By Lauren Riddick, Codilis & Associates
A recent case from the Illinois Supreme Court may help protect lenders, at least partially, from suits stemming from property preservation. In Schweihs v. Chase Home Finance, 2016 IL 120041, a lender-employed contractor entered a borrower’s home during the borrower’s redemption period in order to “winterize” the property—i.e., change one of the locks to obtain access for possible repairs and ensure that the utilities were turned off. The subject mortgage permitted a lender to enter the property in order to “make repairs.”
Upon arriving at the property, the contractor observed a “For Sale” sign, uncut grass, overgrown trees, utilities that were turned off and a car parked in the driveway. Repeated knocks to the front door went unanswered. The contractor spoke with a neighbor, who stated that the home was unoccupied and that she did not recognize the car in the driveway, but further stated that students at a nearby school, aware that the home was vacant, occasionally parked there. The court noted that the contractor spent in excess of 45 minutes determining if the home was occupied. Upon entering the backyard, the contractor stated that boxes, garbage and debris could be observed through sliding glass doors. Once in the home, the contractor was confronted by a woman, at which point the contractor immediately exited, requested she speak with him at the front door, and then waited for the police to arrive. Id., at ¶8-9, 11-12. The woman later filed a multi-count complaint alleging trespass, negligent trespass, private nuisance, negligence, and intentional and negligent infliction of emotional distress.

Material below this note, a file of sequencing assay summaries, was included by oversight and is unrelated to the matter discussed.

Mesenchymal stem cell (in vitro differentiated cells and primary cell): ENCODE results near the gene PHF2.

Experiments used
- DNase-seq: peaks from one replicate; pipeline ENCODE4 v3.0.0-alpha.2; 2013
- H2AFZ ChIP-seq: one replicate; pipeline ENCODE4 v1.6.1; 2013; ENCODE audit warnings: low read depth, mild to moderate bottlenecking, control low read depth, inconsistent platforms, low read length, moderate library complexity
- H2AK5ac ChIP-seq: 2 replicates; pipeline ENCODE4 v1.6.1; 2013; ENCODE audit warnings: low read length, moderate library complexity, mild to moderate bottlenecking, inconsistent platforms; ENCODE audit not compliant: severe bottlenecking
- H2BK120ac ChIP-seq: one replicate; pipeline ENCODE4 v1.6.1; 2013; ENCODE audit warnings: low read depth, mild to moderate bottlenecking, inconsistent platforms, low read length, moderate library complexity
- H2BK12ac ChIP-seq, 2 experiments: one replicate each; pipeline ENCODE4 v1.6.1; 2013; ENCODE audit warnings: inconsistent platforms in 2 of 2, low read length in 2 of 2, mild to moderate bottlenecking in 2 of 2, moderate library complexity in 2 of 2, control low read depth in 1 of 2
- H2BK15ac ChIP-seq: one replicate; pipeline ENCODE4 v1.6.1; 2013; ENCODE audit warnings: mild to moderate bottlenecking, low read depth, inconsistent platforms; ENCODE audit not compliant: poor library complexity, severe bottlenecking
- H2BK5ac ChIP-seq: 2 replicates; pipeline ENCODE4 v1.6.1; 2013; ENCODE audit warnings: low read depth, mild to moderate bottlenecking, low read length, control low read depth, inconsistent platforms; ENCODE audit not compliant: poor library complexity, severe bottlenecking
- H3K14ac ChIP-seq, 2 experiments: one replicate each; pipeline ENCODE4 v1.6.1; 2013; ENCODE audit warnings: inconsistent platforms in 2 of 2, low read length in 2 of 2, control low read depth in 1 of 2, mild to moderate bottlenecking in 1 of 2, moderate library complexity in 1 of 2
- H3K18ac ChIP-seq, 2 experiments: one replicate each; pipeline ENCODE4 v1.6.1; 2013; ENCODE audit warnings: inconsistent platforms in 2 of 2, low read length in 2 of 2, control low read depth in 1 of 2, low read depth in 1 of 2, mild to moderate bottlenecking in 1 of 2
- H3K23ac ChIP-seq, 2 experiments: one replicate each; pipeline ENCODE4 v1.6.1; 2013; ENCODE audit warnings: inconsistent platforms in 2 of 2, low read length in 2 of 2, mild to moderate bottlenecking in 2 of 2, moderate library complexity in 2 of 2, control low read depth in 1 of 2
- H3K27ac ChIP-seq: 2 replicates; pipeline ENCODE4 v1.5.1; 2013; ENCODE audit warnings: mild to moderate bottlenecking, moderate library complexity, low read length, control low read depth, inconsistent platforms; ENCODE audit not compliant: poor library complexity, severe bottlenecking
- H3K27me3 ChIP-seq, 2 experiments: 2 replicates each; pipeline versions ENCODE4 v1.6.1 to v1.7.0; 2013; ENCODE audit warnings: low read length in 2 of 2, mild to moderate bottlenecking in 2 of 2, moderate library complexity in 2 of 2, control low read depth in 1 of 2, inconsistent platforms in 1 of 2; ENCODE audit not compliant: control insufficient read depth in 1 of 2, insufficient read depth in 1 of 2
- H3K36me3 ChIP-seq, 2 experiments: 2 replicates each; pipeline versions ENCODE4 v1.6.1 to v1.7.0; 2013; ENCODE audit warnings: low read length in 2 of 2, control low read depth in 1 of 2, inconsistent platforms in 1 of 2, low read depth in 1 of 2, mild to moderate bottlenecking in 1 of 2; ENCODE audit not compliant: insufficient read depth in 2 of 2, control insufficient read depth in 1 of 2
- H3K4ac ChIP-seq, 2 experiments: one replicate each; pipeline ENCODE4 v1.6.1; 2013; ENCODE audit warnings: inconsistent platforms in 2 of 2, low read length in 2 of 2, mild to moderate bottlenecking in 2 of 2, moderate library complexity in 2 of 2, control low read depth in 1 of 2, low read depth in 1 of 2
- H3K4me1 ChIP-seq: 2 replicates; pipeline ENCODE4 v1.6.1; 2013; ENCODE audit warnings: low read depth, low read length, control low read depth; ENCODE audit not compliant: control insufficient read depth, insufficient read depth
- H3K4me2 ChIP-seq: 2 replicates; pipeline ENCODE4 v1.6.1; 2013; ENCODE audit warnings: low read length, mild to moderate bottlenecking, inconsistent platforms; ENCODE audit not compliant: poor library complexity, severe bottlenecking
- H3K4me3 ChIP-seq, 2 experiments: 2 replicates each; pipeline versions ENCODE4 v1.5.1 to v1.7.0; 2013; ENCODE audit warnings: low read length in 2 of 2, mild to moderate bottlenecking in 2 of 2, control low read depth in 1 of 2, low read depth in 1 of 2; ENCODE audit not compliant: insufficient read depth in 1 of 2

In determining her claim for negligent infliction of emotional distress, the court stated that the necessary legal standard differed depending on whether the plaintiff was a direct victim or a bystander. Bystanders must show that at the time of the incident they were in a zone of possible physical danger that caused such fear as to result in physical injury or illness. Direct victims must show that at the time of the incident they suffered a contemporaneous physical injury. As the borrower was a direct victim and failed to show a contemporaneous physical injury resulting from the lender’s actions, her claim for negligent infliction of emotional distress was dismissed. Id. at ¶44.
In determining her claim for intentional infliction of emotional distress, the court stated that in order to recover, the lender’s conduct would need to have been extreme and outrageous. In fact, the court noted that liability had only been found where the conduct was so extreme as to be “atrocious” and “utterly intolerable in a civilized community.” Id. at 51. The court ruled that the contractor’s conduct, since the plaintiff was aware that her property was in foreclosure and in the redemption period, and since the contractor immediately removed himself from the home and waited for the police, did not rise to the level of extreme and outrageous. Id. at ¶54-55. The court further noted that the lender had legal justification to enter the property because the mortgage permitted such action and because the judgment of foreclosure specified this right.
Although positive, lenders should take this ruling with a grain of salt, as it only provides protection from the recovery of the specific torts of intentional and negligent infliction of emotional distress, not from the recovery of damages for emotional distress resulting from other torts, such as ordinary negligence or trespass.